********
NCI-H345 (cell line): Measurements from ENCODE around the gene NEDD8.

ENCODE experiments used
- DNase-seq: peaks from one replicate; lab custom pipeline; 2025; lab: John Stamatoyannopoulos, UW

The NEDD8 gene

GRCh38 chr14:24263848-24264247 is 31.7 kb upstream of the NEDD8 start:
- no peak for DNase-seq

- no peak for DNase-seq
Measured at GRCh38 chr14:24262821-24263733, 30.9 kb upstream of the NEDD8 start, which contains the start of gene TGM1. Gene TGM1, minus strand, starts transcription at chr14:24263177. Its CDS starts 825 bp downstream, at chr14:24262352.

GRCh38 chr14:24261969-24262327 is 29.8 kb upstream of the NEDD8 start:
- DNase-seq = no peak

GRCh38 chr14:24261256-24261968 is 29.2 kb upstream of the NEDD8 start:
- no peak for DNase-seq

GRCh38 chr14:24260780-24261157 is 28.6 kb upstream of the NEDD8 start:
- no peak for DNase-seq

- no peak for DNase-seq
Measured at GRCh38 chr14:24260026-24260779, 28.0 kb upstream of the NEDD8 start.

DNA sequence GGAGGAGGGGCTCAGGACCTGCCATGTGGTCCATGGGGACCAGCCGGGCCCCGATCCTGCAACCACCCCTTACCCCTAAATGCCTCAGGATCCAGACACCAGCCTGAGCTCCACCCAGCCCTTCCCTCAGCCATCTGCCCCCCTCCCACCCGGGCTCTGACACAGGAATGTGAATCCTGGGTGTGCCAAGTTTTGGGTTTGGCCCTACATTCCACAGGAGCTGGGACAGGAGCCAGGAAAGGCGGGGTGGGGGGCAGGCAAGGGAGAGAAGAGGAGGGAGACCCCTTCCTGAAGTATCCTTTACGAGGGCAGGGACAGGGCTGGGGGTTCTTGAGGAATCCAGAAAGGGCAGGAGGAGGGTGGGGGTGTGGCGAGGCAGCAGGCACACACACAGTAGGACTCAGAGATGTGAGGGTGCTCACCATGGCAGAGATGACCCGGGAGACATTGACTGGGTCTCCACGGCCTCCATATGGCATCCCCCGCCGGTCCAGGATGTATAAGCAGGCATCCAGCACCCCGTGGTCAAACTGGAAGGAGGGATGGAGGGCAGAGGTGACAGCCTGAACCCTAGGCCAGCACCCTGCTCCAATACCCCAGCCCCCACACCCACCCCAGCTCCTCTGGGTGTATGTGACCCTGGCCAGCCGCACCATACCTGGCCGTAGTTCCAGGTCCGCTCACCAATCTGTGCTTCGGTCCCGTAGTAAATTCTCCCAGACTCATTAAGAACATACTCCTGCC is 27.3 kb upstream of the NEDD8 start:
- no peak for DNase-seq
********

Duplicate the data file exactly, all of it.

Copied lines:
NCI-H345 (cell line): Measurements from ENCODE around the gene NEDD8.

ENCODE experiments used
- DNase-seq: peaks from one replicate; lab custom pipeline; 2025; lab: John Stamatoyannopoulos, UW

The NEDD8 gene

GRCh38 chr14:24263848-24264247 is 31.7 kb upstream of the NEDD8 start:
- no peak for DNase-seq

- no peak for DNase-seq
Measured at GRCh38 chr14:24262821-24263733, 30.9 kb upstream of the NEDD8 start, which contains the start of gene TGM1. Gene TGM1, minus strand, starts transcription at chr14:24263177. Its CDS starts 825 bp downstream, at chr14:24262352.

GRCh38 chr14:24261969-24262327 is 29.8 kb upstream of the NEDD8 start:
- DNase-seq = no peak

GRCh38 chr14:24261256-24261968 is 29.2 kb upstream of the NEDD8 start:
- no peak for DNase-seq

GRCh38 chr14:24260780-24261157 is 28.6 kb upstream of the NEDD8 start:
- no peak for DNase-seq

- no peak for DNase-seq
Measured at GRCh38 chr14:24260026-24260779, 28.0 kb upstream of the NEDD8 start.

DNA sequence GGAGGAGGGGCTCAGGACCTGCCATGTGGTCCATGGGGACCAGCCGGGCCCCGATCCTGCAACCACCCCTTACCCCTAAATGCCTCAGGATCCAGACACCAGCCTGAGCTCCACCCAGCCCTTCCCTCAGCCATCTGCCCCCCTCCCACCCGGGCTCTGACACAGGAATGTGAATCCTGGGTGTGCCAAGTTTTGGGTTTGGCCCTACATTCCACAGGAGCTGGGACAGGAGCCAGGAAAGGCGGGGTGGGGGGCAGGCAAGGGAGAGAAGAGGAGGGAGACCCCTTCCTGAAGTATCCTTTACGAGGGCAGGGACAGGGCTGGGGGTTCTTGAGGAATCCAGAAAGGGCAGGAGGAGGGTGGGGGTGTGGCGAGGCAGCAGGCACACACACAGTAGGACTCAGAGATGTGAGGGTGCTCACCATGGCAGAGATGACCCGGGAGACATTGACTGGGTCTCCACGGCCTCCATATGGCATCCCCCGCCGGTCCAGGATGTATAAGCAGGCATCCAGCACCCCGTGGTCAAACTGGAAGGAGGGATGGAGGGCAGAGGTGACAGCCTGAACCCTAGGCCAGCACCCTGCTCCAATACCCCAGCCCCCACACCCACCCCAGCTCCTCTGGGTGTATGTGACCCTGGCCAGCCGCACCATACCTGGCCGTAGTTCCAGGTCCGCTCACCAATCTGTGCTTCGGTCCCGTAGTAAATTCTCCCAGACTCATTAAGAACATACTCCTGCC is 27.3 kb upstream of the NEDD8 start:
- no peak for DNase-seq